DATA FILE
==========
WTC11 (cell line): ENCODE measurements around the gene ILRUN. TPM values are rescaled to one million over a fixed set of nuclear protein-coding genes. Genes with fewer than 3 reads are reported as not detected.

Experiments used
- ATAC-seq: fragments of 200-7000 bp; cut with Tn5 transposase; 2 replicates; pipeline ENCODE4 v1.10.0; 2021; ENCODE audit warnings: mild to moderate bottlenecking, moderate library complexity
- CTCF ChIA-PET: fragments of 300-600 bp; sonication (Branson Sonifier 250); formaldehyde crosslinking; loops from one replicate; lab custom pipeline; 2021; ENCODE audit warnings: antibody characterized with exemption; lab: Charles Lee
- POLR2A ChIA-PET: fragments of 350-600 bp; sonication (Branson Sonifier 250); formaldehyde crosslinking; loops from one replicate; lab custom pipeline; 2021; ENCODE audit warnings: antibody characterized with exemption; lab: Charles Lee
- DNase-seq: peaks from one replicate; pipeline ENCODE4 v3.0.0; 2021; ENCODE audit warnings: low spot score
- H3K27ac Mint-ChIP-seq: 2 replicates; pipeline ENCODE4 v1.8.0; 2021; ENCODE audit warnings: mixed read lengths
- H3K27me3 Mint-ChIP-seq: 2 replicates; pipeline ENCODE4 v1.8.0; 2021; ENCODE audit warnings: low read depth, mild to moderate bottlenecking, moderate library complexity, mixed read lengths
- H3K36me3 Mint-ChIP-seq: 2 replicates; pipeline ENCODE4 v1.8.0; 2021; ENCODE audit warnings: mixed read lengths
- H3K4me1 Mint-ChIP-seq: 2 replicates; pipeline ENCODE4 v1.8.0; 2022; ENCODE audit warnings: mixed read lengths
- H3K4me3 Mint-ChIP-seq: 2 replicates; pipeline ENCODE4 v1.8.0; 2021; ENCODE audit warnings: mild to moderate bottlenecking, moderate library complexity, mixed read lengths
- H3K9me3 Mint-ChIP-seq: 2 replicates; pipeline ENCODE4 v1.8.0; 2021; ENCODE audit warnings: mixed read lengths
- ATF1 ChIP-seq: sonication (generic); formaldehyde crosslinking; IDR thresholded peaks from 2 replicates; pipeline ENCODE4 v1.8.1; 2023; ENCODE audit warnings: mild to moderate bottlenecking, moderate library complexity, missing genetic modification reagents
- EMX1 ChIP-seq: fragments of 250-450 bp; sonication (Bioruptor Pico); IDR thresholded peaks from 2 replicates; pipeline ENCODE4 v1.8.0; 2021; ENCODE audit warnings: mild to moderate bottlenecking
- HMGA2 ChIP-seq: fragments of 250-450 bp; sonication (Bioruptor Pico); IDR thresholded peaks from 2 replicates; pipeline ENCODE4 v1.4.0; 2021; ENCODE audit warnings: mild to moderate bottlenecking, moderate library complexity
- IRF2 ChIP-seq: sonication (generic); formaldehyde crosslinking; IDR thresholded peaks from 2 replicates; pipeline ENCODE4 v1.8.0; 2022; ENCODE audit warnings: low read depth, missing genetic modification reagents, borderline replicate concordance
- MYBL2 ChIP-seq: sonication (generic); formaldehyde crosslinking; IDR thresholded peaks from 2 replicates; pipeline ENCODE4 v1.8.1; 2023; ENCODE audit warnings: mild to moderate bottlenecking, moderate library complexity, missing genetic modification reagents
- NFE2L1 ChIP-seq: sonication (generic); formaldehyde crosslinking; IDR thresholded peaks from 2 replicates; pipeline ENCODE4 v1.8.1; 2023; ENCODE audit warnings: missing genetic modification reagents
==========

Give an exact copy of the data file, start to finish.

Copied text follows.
WTC11 (cell line): ENCODE measurements around the gene ILRUN. TPM values are rescaled to one million over a fixed set of nuclear protein-coding genes. Genes with fewer than 3 reads are reported as not detected.

Experiments used
- ATAC-seq: fragments of 200-7000 bp; cut with Tn5 transposase; 2 replicates; pipeline ENCODE4 v1.10.0; 2021; ENCODE audit warnings: mild to moderate bottlenecking, moderate library complexity
- CTCF ChIA-PET: fragments of 300-600 bp; sonication (Branson Sonifier 250); formaldehyde crosslinking; loops from one replicate; lab custom pipeline; 2021; ENCODE audit warnings: antibody characterized with exemption; lab: Charles Lee
- POLR2A ChIA-PET: fragments of 350-600 bp; sonication (Branson Sonifier 250); formaldehyde crosslinking; loops from one replicate; lab custom pipeline; 2021; ENCODE audit warnings: antibody characterized with exemption; lab: Charles Lee
- DNase-seq: peaks from one replicate; pipeline ENCODE4 v3.0.0; 2021; ENCODE audit warnings: low spot score
- H3K27ac Mint-ChIP-seq: 2 replicates; pipeline ENCODE4 v1.8.0; 2021; ENCODE audit warnings: mixed read lengths
- H3K27me3 Mint-ChIP-seq: 2 replicates; pipeline ENCODE4 v1.8.0; 2021; ENCODE audit warnings: low read depth, mild to moderate bottlenecking, moderate library complexity, mixed read lengths
- H3K36me3 Mint-ChIP-seq: 2 replicates; pipeline ENCODE4 v1.8.0; 2021; ENCODE audit warnings: mixed read lengths
- H3K4me1 Mint-ChIP-seq: 2 replicates; pipeline ENCODE4 v1.8.0; 2022; ENCODE audit warnings: mixed read lengths
- H3K4me3 Mint-ChIP-seq: 2 replicates; pipeline ENCODE4 v1.8.0; 2021; ENCODE audit warnings: mild to moderate bottlenecking, moderate library complexity, mixed read lengths
- H3K9me3 Mint-ChIP-seq: 2 replicates; pipeline ENCODE4 v1.8.0; 2021; ENCODE audit warnings: mixed read lengths
- ATF1 ChIP-seq: sonication (generic); formaldehyde crosslinking; IDR thresholded peaks from 2 replicates; pipeline ENCODE4 v1.8.1; 2023; ENCODE audit warnings: mild to moderate bottlenecking, moderate library complexity, missing genetic modification reagents
- EMX1 ChIP-seq: fragments of 250-450 bp; sonication (Bioruptor Pico); IDR thresholded peaks from 2 replicates; pipeline ENCODE4 v1.8.0; 2021; ENCODE audit warnings: mild to moderate bottlenecking
- HMGA2 ChIP-seq: fragments of 250-450 bp; sonication (Bioruptor Pico); IDR thresholded peaks from 2 replicates; pipeline ENCODE4 v1.4.0; 2021; ENCODE audit warnings: mild to moderate bottlenecking, moderate library complexity
- IRF2 ChIP-seq: sonication (generic); formaldehyde crosslinking; IDR thresholded peaks from 2 replicates; pipeline ENCODE4 v1.8.0; 2022; ENCODE audit warnings: low read depth, missing genetic modification reagents, borderline replicate concordance
- MYBL2 ChIP-seq: sonication (generic); formaldehyde crosslinking; IDR thresholded peaks from 2 replicates; pipeline ENCODE4 v1.8.1; 2023; ENCODE audit warnings: mild to moderate bottlenecking, moderate library complexity, missing genetic modification reagents
- NFE2L1 ChIP-seq: sonication (generic); formaldehyde crosslinking; IDR thresholded peaks from 2 replicates; pipeline ENCODE4 v1.8.1; 2023; ENCODE audit warnings: missing genetic modification reagents